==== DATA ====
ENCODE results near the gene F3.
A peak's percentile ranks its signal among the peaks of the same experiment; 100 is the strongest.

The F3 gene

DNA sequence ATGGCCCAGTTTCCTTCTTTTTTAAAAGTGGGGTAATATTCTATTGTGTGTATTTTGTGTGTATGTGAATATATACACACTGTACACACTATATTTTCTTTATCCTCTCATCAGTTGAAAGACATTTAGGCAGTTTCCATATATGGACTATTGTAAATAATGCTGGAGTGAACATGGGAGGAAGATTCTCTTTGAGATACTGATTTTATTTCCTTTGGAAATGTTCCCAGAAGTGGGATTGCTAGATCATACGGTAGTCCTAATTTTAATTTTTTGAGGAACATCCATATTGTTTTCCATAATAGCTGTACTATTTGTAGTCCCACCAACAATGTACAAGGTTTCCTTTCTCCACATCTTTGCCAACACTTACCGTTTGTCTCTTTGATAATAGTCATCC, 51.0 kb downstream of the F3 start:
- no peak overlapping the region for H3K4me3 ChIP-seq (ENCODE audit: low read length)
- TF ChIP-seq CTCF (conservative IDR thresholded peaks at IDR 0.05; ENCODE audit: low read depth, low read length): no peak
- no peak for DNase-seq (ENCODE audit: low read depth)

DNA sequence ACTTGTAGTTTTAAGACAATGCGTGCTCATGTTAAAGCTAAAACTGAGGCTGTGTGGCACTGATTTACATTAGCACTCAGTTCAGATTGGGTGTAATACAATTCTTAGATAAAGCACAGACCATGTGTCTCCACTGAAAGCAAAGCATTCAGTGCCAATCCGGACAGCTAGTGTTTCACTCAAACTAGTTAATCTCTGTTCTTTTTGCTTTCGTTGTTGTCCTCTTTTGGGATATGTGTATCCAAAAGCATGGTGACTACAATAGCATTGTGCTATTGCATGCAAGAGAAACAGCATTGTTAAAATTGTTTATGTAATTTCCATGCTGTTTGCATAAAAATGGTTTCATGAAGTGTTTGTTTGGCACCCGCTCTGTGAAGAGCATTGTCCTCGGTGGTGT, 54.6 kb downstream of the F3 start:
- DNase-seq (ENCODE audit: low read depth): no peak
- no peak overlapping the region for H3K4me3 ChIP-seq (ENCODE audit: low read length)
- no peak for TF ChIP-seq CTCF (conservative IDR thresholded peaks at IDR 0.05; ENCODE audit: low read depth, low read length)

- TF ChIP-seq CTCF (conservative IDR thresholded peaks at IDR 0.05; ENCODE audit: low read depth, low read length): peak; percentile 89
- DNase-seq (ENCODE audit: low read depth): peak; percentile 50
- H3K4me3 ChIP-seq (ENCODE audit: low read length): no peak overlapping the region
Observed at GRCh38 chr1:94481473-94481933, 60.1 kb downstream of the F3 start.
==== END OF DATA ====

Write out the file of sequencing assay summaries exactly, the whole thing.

ENCODE results near the gene F3.
A peak's percentile ranks its signal among the peaks of the same experiment; 100 is the strongest.

The F3 gene

DNA sequence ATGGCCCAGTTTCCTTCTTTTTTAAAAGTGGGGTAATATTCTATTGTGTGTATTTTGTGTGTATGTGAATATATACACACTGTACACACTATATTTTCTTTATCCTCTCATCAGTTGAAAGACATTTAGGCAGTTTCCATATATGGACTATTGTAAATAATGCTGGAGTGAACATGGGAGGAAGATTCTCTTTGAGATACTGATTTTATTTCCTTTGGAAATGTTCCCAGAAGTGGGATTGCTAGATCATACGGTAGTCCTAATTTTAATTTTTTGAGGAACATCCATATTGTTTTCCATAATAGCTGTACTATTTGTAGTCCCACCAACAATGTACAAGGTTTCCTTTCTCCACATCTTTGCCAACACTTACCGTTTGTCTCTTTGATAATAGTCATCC, 51.0 kb downstream of the F3 start:
- no peak overlapping the region for H3K4me3 ChIP-seq (ENCODE audit: low read length)
- TF ChIP-seq CTCF (conservative IDR thresholded peaks at IDR 0.05; ENCODE audit: low read depth, low read length): no peak
- no peak for DNase-seq (ENCODE audit: low read depth)

DNA sequence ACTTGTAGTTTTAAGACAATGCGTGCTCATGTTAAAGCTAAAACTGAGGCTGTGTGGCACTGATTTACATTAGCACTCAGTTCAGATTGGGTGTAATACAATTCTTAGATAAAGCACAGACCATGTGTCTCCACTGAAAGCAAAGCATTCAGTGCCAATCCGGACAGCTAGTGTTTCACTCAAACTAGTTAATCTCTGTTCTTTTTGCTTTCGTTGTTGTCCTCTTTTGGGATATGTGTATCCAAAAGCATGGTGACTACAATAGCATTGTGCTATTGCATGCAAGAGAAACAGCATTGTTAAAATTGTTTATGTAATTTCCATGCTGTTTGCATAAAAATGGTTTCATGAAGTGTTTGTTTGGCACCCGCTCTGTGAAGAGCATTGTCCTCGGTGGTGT, 54.6 kb downstream of the F3 start:
- DNase-seq (ENCODE audit: low read depth): no peak
- no peak overlapping the region for H3K4me3 ChIP-seq (ENCODE audit: low read length)
- no peak for TF ChIP-seq CTCF (conservative IDR thresholded peaks at IDR 0.05; ENCODE audit: low read depth, low read length)

- TF ChIP-seq CTCF (conservative IDR thresholded peaks at IDR 0.05; ENCODE audit: low read depth, low read length): peak; percentile 89
- DNase-seq (ENCODE audit: low read depth): peak; percentile 50
- H3K4me3 ChIP-seq (ENCODE audit: low read length): no peak overlapping the region
Observed at GRCh38 chr1:94481473-94481933, 60.1 kb downstream of the F3 start.